“According to the 2023 edition of the State of Food Security and Nutrition in the World report, between 691 and 783 million people faced hunger in 2022, representing an increase of 122 million people compared to 2019.”4
“Globally, around 13 percent of food produced is lost between harvest and retail, while an estimated 17 percent of total global food production is wasted in households, in the food service and in retail all together.”5
U.S. Food System Statistics
“In 2022, 22.1 million full- and part-time jobs were related to the agricultural and food sectors—10.4 percent of total U.S. employment. Direct on-farm employment accounted for about 2.6 million of these jobs, or 1.2 percent of U.S. employment.”6
“...the top four corporations control more than 60% of the U.S. market for pork, coffee, cookies, beer, and bread. In beef processing, baby food, pasta, and soda the top four companies control more than 80% of the U.S. market.”9
“Farmworkers are employed in one of the most hazardous jobs in the entire U.S. labor market and suffer very high rates of wage and hour violations, and the majority of farmworkers who are unauthorized migrants or on H-2A visas are even worse off, with limited labor rights and heightened vulnerability to wage theft and other abuses due to their immigration status.”10
“Corn is the most widely produced feed grain in the United States, with most of the crop providing the main energy ingredient in livestock feed.”11
“The prevalence of food insecurity increased in 2022 compared with 2021. In 2022, 12.8 percent of U.S. households were food insecure at least some time during the year, meaning they had difficulty providing enough food for all their members because of a lack of resources.”12
“According to the nonprofit organization Feeding America, Americans waste more than $408 billion each year on food, with dairy products being the food item we toss out the most. The average American family of four throws out $1,600 a year in produce.”13
“The United States produces more than enough food to feed everyone, but it wastes millions of pounds of perfectly good food yearly while 44 million people in the country face hunger.” 14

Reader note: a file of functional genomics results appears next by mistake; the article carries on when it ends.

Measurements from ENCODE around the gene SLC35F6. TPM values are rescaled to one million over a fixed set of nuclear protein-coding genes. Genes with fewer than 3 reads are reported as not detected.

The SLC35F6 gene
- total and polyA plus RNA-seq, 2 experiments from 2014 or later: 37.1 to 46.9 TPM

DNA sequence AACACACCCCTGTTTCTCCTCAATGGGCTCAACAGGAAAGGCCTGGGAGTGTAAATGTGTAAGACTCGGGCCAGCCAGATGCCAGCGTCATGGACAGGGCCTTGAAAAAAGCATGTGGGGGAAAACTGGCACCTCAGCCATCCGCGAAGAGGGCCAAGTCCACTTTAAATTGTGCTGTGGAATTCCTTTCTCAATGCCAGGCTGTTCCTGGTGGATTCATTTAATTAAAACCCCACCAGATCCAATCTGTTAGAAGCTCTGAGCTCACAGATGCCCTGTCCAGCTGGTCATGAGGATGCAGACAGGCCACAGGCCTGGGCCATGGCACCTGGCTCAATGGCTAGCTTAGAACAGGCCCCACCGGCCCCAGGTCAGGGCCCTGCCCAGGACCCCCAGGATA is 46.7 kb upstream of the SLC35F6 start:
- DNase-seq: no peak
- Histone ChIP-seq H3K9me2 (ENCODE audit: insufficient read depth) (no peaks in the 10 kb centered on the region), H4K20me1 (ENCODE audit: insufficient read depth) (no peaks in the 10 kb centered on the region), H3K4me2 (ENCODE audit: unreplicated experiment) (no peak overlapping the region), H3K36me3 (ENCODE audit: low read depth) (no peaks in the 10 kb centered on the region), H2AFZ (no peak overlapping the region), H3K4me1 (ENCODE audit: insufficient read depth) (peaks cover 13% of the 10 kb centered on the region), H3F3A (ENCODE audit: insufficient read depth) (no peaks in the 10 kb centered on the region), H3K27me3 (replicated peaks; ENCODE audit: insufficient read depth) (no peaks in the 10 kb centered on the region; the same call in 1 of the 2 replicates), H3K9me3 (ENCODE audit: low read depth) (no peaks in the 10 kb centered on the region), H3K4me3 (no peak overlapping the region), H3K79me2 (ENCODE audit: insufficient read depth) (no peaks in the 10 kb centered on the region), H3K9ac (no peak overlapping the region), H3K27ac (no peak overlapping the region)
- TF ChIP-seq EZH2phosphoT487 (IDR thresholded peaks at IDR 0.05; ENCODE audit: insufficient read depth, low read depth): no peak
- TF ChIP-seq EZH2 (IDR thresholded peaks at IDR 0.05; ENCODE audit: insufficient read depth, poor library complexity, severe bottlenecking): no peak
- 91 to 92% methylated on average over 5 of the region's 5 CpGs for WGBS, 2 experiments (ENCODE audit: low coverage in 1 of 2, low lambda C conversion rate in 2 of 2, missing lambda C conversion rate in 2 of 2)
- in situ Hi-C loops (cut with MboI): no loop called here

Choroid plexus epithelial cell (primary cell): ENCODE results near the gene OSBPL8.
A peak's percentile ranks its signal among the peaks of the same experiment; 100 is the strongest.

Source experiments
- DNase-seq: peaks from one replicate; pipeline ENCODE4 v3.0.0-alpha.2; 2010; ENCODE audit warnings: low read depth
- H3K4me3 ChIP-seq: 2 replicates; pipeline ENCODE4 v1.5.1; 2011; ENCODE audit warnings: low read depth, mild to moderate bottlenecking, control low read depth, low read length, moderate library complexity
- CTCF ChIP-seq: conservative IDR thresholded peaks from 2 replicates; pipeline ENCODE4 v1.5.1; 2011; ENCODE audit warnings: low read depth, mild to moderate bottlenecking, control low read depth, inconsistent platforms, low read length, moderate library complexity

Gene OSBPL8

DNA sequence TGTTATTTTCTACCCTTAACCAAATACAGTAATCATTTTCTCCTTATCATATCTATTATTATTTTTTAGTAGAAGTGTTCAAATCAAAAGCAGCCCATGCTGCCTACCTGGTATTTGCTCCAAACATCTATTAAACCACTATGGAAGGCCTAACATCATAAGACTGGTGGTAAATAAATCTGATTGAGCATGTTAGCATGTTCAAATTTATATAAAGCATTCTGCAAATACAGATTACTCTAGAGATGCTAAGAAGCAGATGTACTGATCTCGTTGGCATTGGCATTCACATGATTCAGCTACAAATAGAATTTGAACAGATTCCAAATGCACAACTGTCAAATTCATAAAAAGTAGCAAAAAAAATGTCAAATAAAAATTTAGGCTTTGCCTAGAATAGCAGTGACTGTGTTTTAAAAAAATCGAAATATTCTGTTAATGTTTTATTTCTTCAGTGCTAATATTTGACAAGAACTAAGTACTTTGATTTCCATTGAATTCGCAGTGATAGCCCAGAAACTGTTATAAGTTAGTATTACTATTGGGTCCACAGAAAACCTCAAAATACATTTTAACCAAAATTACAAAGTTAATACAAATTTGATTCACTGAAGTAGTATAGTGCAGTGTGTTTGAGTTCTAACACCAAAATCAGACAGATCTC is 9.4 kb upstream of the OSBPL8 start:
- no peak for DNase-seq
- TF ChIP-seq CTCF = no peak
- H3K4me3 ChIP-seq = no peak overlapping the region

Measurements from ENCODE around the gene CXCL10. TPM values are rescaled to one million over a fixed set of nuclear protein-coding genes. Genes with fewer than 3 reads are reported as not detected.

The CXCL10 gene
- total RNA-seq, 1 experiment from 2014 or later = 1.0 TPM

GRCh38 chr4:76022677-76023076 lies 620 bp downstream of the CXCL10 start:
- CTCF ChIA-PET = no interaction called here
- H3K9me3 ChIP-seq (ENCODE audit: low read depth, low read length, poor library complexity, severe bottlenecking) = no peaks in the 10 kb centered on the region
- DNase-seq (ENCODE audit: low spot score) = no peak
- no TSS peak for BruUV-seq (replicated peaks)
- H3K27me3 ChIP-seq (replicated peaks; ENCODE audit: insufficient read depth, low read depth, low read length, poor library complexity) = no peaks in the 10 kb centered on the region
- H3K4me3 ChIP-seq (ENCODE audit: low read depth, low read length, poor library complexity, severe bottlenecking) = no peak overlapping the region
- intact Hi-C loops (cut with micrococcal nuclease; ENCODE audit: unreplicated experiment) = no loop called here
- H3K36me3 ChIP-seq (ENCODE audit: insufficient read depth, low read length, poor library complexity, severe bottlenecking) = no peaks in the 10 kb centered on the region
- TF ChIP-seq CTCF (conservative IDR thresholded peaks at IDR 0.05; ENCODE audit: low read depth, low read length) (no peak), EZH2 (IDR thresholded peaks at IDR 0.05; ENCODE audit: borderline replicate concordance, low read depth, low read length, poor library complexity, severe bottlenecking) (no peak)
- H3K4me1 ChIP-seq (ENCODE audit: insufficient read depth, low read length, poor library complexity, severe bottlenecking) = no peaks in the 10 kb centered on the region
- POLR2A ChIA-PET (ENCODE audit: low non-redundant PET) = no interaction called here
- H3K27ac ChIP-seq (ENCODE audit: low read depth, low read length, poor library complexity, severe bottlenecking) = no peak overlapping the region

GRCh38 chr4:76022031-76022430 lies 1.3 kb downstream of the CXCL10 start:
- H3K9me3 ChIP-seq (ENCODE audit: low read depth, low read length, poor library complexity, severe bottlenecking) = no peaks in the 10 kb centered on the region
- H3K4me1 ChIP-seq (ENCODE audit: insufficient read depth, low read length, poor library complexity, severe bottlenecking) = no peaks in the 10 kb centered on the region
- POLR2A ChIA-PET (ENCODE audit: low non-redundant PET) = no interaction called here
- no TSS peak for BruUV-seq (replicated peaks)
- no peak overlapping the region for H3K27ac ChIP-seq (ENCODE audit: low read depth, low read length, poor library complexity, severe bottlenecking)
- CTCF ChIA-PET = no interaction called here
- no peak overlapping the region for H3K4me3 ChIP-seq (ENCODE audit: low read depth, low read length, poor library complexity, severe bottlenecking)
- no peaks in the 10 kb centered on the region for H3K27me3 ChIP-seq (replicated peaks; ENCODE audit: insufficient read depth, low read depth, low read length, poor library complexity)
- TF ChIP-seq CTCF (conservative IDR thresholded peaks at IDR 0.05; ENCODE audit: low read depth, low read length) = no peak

What do these statistics tell us?
The food system globally and domestically employs a staggering number of people, many of whom are poorly paid despite the hazards of the job—including the closeness to pesticides and endurance of extreme weather conditions exacerbated by climate change
Agricultural land is used primarily to grow feed for and house livestock, which accounts for 14.5% of global greenhouse gas emissions15
Food insecurity has gone up in recent years, both globally and domestically, despite the amount of food wasted
Food available in the United States market is owned by a handful of corporations.
It also means that there is an incredible amount of power wrapped up in food: This power can and should be analyzed and criticized regularly, in order to help people make more informed decisions around where their food comes from and who is profiting from it. This type of analysis as a facet of lifestyle food journalism can empower the public to work toward collective solutions in both specific communities and on policy levels to improve land access, land use, farmworker pay and working conditions, and food distribution
Now, I’m going to define some key terms that will often be found in food justice literature. These are key terms for understanding and focusing a food justice lens for food writing.
Food Movement vs. Food Justice
What is often referred to as the “food movement” is often understood as a push for consumer choice to move toward local and organic foods. As this has gained popularity as an approach to food system ills by people with access to and ability to afford local, organic foods, there has been an increase in greenwashing, with a mode of farming emerging that’s been understood as “Big Organic Agriculture,” in which similar scale, chemical and energy inputs, and labor practices are used to what’s understood as “industrial agriculture,” which is “the large-scale, intensive production of crops and animals, often involving chemical fertilizers on crops or the routine, harmful use of antibiotics in animals.” There have also been numerous times when a restaurant lauded for being “farm to table” has come under scrutiny for sourcing products from corporate supermarkets or farms.
According to Robert Gottlieb and Anupama Joshi in their 2010 book Food Justice, food justice seeks “to achieve equity and fairness in relation to food system impacts and a different, more just, and sustainable way for food to be grown, produced, made accessible, and eaten.” Food justice movements assert that the food system as it is has been set up according to the racist, classist structure of the culture at large.
What is food apartheid?
The term “food desert” had grown in popularity to refer to neighborhoods and regions where fresh food was scarce. Food justice activist and urban gardener Karen Washington has corrected this term to “food apartheid,” in order to get away from the connotation of “desert,” as a desert is a natural ecosystem formation and apartheid is a result of systemic political and corporate decision-making.